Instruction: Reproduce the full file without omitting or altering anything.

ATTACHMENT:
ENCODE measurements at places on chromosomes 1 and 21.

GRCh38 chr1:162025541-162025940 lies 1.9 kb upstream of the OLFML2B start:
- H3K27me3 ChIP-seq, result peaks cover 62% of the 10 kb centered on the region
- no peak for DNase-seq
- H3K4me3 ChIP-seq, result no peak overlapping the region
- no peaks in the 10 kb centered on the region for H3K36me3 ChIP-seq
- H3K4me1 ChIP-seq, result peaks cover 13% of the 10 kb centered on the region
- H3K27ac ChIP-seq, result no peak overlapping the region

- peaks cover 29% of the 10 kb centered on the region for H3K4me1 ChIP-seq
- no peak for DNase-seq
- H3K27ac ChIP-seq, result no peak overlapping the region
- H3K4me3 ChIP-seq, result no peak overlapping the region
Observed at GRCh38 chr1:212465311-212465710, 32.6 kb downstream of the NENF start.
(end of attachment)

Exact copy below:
ENCODE measurements at places on chromosomes 1 and 21.

GRCh38 chr1:162025541-162025940 lies 1.9 kb upstream of the OLFML2B start:
- H3K27me3 ChIP-seq, result peaks cover 62% of the 10 kb centered on the region
- no peak for DNase-seq
- H3K4me3 ChIP-seq, result no peak overlapping the region
- no peaks in the 10 kb centered on the region for H3K36me3 ChIP-seq
- H3K4me1 ChIP-seq, result peaks cover 13% of the 10 kb centered on the region
- H3K27ac ChIP-seq, result no peak overlapping the region

- peaks cover 29% of the 10 kb centered on the region for H3K4me1 ChIP-seq
- no peak for DNase-seq
- H3K27ac ChIP-seq, result no peak overlapping the region
- H3K4me3 ChIP-seq, result no peak overlapping the region
Observed at GRCh38 chr1:212465311-212465710, 32.6 kb downstream of the NENF start.